I had my fish tank's water tested yesterday and it's still showing nitrates through the roof. Two fish are still alive, including (surprisingly) one that is pregnant. The pet store suggested doing a 20% water change and cutting back to feeding every other day. I went to another pet store to get a no-mouth-suction vacuum (I hate my old one; it's just not good to suck on something that's had dirty fish water in it) and they offered to check with an actual kit rather than test strips. I also bought a no-scratch scrubby pad at the grocery store (rather than the more expensive pads at the pet stores) and scrubbed off the algae that was occluding most of the tank. It's still there, but it's not on the sides or front. There's an algae shelf in the back that the fish like to hide under, so I left that. I vacuumed the gravel (having a devil of a time getting it started, even so), removing the desired amount of water, filled it up with treated tap water (which I had also had my tap water tested, and there are no nitrates in it, just a tiny bit of chlorine, and the treatment takes care of that), put some more bacteria in, and we'll see what happens from there. The fish are more active, so maybe that will help. They suggested waiting a week or two and retesting before adding more fish. I still don't know why this has been so difficult; I've kept aquaria for over twenty years and have never had this sort of problem. Maybe I've lost my touch. I used to sometimes go for long periods without water changes and still had a healthy tank, with a nice established bunch of bacteria, I guess. I'm wondering if the pregnant one will have her babies soon (she has the signs), and if they'll survive in a high-nitrate environment. Keep your fingers crossed for me. Thanks.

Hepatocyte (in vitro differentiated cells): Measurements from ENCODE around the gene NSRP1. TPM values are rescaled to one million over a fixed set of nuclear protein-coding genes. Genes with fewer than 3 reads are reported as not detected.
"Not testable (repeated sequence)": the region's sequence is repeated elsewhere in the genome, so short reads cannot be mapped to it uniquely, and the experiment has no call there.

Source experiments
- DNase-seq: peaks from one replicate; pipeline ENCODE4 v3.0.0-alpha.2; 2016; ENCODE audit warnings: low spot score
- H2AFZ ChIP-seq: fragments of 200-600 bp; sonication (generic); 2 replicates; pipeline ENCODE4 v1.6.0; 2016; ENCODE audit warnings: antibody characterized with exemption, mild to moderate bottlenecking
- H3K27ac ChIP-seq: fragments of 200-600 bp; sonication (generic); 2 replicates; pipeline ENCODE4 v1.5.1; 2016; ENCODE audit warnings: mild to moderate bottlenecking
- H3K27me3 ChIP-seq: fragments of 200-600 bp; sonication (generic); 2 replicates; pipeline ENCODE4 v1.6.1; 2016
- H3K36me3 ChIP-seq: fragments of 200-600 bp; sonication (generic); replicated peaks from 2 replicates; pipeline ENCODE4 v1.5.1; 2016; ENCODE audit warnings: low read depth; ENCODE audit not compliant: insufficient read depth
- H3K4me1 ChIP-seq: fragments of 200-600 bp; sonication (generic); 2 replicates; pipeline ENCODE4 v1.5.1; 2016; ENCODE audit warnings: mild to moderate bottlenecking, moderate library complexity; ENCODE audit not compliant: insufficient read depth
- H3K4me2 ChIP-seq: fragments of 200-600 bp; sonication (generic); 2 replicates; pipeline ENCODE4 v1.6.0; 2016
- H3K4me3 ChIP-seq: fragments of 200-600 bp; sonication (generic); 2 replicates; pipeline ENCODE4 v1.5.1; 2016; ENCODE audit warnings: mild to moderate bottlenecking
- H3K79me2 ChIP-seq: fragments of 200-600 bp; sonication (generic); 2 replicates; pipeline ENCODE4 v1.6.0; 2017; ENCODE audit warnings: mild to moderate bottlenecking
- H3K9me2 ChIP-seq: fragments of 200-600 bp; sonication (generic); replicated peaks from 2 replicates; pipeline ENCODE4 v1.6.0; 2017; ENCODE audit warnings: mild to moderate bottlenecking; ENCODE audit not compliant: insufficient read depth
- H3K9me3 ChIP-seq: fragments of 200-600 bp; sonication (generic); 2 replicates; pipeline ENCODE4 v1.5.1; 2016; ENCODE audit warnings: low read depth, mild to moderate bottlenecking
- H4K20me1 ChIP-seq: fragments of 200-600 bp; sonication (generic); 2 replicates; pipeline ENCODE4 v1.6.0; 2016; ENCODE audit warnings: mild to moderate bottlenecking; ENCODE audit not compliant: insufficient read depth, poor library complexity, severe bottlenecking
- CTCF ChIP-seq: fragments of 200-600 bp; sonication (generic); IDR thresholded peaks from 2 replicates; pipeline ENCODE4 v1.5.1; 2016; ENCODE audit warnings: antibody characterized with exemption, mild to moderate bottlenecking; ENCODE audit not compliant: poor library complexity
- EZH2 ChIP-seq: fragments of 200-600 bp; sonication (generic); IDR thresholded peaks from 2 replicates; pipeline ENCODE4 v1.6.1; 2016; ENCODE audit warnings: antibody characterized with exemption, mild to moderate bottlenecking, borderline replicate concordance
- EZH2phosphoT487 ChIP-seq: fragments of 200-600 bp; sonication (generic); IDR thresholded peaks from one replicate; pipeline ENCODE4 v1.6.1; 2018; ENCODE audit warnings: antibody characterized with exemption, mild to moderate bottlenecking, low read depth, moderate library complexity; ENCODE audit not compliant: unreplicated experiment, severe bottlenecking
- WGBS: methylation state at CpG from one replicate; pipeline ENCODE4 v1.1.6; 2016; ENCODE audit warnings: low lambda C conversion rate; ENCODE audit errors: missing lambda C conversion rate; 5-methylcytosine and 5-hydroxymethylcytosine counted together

Some news of interest (to me, anyway)

Octopus sets off flood at aquarium (ah, the wily octopus!)

1.5 million-year-old human footprints found

Fungus threatens famed Lascaux cave drawings

Philip José Farmer, Science Fiction Writer, Dies at 91

Poll: 1 in 4 delaying medical care due to cost

13,000-year-old tools dug up in Colorado yard

Best Reason To Get A Kindle 2

Bizarre fish poisoning sparks alarm

Injured good Samaritan ticketed for jaywalking

Iraq to reopen museum looted in US invasion chaos

First Solar Eclipse Recorded From Moon (story has a link to a video which showes a glowing ring around the earth much like the ones seen when the moon passes between us and the sun)

Cache of Ice Age fossils found in Los Angeles

Thursday, February 26, 2009

Nice to see this being discussed in the media

In Tough Times, the Humanities Must Justify Their Worth

One idea that elite universities like Yale, sprawling public systems like Wisconsin and smaller private colleges like Lewis and Clark have shared for generations is that a traditional liberal arts education is, by definition, not intended to prepare students for a specific vocation. Rather, the critical thinking, civic and historical knowledge and ethical reasoning that the humanities develop have a different purpose: They are prerequisites for personal growth and participation in a free democracy, regardless of career choice.